If you're at all a reader of epic fantasy, you owe it to yourself to read the First Law trilogy....more
Lofgren is a Republican staffer who started in the 80s and gradually grew disillusioned with the direction the party moved, eventually retiring and wrLofgren is a Republican staffer who started in the 80s and gradually grew disillusioned with the direction the party moved, eventually retiring and writing this book. He's very up front about this, and uses lots of anecdotes from his time on Capitol Hill in the writing. The majority of the book rips into just about every aspect of the current Republican party, with frequent asides pointing out how the Democrats aren't any better.
Underlying everything is the primary point of the book...there's too much money in politics. Whether it's superPAC contributions or defense contracts or fundraisers in Washington, the money drives everything. Lofgren's suggestion for a fix makes sense to me, but I can't see it ever being enacted since it would have to somehow make it through the very system that it's trying to fix....more
I struggled to make it through this trilogy. Lallo's writing style, which I really enjoyed in his science fiction series (Bypass Gemini and Unstable PI struggled to make it through this trilogy. Lallo's writing style, which I really enjoyed in his science fiction series (Bypass Gemini and Unstable Prototypes), felt unrealistic and forced in this fantasy setting. I did a decent amount of skimming over the overly-wordy sections, especially some of the pages-long fights.
The story itself is a fantasy opera. There's very little in the way of unexpected twists, plenty of temporary angst but little real loss, and the good guys always seem to come out all right. No deep social commentary or convoluted plots here. The setup in the first book was interesting as the world was described and we met all the characters, but the last two thirds of the trilogy provided very little new until the very end.
Having said that, I did still finish all three books. Perhaps that's because I'm a completionist, but I really was interested in how Lallo was going to wrap up the plot. I found the ending to be satisfying in terms of the overall plot, leading pretty much where you knew it was going all along.
I can't really recommend the Book of Deacon series, though I'm sure there are some who would enjoy it. It just doesn't do anything particularly well, and nothing at all new....more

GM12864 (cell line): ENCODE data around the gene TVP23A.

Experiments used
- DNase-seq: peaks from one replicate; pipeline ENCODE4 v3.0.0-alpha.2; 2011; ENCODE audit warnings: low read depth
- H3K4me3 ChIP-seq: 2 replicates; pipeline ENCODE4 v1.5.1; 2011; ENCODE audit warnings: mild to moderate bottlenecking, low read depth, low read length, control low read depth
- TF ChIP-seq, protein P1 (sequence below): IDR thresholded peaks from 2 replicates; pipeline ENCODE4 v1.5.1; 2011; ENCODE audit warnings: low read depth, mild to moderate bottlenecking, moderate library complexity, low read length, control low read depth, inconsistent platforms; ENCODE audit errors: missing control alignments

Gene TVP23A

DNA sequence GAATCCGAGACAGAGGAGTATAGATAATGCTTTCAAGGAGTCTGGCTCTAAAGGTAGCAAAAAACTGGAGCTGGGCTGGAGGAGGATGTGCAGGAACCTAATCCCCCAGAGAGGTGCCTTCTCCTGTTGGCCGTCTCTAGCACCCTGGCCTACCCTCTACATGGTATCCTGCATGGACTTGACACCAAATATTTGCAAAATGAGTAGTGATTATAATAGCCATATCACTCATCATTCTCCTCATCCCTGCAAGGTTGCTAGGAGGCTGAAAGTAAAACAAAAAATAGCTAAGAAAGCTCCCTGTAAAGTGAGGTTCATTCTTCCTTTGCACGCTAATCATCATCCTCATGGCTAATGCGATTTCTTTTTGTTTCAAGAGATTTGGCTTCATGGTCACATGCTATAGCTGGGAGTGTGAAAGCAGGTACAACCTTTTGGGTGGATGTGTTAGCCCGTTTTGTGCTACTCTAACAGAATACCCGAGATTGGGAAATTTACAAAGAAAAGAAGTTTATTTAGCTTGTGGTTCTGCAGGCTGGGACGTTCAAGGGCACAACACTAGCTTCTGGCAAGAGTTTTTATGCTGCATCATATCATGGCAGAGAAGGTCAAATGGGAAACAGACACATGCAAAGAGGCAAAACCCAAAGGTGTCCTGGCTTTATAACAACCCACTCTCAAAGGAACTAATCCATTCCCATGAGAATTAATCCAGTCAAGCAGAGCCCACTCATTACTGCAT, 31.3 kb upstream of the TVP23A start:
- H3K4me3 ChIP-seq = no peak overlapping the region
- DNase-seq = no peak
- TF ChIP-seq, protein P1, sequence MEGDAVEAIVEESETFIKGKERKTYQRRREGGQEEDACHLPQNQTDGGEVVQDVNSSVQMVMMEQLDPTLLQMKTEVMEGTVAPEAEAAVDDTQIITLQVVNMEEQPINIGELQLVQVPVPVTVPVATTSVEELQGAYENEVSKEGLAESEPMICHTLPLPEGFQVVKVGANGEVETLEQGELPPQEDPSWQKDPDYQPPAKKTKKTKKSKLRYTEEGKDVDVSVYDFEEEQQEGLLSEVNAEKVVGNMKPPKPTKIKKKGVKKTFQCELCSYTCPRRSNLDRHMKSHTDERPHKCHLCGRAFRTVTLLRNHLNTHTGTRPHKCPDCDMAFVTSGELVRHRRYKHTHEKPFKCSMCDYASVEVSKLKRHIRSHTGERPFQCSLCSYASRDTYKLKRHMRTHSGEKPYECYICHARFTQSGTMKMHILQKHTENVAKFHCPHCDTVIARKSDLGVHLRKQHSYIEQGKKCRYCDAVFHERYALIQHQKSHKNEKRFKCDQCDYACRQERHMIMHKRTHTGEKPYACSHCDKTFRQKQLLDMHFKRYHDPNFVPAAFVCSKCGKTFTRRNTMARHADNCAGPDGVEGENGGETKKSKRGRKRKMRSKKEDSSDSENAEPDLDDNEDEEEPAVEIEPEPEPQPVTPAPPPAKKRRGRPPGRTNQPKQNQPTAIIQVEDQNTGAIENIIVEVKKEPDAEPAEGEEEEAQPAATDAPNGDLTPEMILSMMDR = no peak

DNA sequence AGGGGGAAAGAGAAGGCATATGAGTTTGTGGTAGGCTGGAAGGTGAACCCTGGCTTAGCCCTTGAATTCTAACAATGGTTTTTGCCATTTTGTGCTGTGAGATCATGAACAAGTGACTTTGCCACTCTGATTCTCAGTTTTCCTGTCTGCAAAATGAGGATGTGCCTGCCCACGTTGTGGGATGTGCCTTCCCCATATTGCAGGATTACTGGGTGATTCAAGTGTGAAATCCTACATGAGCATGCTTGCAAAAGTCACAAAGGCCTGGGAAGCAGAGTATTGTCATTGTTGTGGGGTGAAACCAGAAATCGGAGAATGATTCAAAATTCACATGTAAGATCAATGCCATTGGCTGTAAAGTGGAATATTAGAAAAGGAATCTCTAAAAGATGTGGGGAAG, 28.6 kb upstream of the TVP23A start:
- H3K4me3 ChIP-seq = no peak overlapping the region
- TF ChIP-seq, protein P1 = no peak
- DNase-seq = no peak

The model put forth by Richardson is an interesting concept, but it was difficult to follow and doesn't seem convincing to me. It's presented as a metThe model put forth by Richardson is an interesting concept, but it was difficult to follow and doesn't seem convincing to me. It's presented as a method for logical and scientific thinkers to consider spiritual things, but it still relies on non-testable hypothesis. While I appreciate the effort that Richardson put into his model, I don't see how this non-testable, complex model is any better than a simple profession of faith....more
Another good Riftwar-universe story. I've been reading through all the Riftwar books and I think I've discovered what makes them good (for me, anyway)Another good Riftwar-universe story. I've been reading through all the Riftwar books and I think I've discovered what makes them good (for me, anyway). It's the introduction of new realms - sometimes entire worlds, sometimes new areas on an existing world. Every time one of these books takes us to a new realm, it's kept my attention. The books that try to set new stories in existing realms seem to fall a bit flat.
This particular story spends plenty of time in the worlds of Midkemia and Kelewan, but the really interesting stuff is a journey to another plane of existence. The realm of the Dasati is quite a distopia. Lots of plot I don't want to spoil, and even more coming in the third book of the Darkwar Saga, so suffice it to say that the journey into that realm is one of the more interesting places that Feist has sent his magician Pug....more
The blurb on this book says "..they will have you laughing like idiots." It's right. This book is hilarious. I recommend it to anyone that needs a lauThe blurb on this book says "..they will have you laughing like idiots." It's right. This book is hilarious. I recommend it to anyone that needs a laugh, as long as you're not easily offended by junior-high-school-boy-level language and humor, of which there is plenty. It's not all bodily functions, though, plenty of other funny stuff in here as well....more